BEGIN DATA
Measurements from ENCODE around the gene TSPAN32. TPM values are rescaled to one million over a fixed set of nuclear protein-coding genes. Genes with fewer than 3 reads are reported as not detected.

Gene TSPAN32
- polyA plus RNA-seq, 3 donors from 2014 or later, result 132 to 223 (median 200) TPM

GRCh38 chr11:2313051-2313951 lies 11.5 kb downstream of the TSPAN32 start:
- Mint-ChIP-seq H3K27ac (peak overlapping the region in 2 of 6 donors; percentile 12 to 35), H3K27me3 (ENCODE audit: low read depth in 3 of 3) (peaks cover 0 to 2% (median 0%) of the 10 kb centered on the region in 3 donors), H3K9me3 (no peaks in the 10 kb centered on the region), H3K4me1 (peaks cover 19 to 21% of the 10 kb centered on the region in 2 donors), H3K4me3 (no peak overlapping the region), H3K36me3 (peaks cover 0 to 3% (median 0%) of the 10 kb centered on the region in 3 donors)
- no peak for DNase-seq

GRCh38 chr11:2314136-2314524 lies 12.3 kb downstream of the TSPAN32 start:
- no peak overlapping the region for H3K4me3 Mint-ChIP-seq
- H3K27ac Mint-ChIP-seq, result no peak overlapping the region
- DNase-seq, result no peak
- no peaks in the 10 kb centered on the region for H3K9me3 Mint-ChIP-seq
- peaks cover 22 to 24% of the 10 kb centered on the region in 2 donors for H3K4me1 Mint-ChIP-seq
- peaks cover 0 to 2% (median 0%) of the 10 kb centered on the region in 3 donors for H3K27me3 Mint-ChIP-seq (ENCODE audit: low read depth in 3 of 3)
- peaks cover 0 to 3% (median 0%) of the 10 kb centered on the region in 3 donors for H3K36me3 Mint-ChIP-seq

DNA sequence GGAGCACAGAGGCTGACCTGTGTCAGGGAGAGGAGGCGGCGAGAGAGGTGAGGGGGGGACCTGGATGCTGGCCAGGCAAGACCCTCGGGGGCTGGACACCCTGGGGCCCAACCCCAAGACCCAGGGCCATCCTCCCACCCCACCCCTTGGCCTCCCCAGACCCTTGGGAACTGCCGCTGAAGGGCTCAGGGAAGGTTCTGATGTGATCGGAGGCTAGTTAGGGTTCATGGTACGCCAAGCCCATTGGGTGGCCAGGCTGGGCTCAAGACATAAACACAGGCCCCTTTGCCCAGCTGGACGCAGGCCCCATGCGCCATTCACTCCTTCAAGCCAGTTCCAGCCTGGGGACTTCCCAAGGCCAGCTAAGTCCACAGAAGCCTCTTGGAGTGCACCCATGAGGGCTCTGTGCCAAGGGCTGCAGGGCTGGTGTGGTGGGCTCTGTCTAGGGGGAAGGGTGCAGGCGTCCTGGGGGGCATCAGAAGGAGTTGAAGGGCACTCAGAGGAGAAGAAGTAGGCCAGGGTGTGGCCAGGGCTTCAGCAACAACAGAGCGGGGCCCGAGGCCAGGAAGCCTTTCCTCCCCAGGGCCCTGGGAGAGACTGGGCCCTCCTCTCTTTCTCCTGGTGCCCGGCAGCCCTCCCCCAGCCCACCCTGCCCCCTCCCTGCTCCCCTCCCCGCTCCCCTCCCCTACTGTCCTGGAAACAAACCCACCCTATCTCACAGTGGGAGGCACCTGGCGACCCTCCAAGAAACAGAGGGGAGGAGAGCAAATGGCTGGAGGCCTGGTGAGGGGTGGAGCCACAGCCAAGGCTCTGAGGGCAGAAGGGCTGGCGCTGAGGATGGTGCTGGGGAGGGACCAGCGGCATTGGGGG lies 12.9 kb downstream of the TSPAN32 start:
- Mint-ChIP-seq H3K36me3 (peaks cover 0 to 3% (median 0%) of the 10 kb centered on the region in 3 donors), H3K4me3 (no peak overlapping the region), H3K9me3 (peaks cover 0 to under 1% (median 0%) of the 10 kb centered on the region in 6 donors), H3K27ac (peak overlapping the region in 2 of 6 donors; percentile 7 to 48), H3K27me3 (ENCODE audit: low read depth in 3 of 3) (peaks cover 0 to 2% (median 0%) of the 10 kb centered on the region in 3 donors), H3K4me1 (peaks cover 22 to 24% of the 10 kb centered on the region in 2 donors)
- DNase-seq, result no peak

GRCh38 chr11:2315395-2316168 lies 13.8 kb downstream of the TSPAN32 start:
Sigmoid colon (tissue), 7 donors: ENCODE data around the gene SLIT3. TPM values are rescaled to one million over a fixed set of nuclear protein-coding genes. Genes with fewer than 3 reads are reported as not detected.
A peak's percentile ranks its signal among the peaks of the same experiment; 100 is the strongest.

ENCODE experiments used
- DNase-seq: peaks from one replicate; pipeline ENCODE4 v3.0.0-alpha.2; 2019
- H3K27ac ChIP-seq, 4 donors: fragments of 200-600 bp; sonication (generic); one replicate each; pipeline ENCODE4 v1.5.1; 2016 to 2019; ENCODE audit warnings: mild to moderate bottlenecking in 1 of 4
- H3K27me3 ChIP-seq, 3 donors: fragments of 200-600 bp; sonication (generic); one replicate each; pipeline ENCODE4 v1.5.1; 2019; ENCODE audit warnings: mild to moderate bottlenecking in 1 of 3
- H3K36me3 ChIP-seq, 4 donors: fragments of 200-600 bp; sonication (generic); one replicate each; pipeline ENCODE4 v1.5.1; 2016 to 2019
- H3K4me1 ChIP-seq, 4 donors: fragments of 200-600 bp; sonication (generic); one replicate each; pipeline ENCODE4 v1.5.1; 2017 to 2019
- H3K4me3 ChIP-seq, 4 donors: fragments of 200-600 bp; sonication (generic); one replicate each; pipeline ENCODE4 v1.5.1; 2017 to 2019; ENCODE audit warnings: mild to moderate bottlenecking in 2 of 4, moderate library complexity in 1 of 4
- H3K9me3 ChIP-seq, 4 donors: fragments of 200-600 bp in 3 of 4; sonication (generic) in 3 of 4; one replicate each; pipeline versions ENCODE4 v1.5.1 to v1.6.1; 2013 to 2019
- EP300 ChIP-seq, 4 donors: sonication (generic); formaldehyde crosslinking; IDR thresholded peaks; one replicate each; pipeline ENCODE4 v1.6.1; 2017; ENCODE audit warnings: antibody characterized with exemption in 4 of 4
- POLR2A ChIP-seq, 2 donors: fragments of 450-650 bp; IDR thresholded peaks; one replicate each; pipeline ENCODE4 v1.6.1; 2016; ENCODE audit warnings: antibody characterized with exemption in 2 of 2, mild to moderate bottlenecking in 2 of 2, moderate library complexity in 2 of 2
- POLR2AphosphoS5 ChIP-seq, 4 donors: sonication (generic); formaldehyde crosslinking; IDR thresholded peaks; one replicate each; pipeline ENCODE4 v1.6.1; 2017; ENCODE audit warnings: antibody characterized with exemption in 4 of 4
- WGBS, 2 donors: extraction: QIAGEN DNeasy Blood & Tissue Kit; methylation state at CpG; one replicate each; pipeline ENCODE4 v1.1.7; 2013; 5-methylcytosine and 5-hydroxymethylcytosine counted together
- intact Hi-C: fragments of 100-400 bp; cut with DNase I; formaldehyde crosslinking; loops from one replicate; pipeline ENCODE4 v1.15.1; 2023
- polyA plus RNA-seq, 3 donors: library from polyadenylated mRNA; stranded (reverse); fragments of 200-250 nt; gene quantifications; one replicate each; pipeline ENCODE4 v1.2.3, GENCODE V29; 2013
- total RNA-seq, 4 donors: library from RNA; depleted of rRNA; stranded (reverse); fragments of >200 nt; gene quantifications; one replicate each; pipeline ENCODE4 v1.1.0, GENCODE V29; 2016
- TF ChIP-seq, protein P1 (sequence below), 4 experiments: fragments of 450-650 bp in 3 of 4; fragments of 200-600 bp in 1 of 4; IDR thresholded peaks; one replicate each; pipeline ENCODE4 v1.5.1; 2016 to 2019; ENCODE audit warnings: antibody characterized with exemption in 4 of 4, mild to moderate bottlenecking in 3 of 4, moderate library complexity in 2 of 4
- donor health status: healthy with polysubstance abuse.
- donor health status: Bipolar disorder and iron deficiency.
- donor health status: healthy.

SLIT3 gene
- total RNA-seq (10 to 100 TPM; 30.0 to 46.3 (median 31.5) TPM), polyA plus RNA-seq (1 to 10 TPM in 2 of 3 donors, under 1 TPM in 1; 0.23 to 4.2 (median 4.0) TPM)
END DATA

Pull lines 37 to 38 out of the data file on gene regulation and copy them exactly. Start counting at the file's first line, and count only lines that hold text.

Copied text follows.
- donor health status: healthy with polysubstance abuse.
- donor health status: Bipolar disorder and iron deficiency.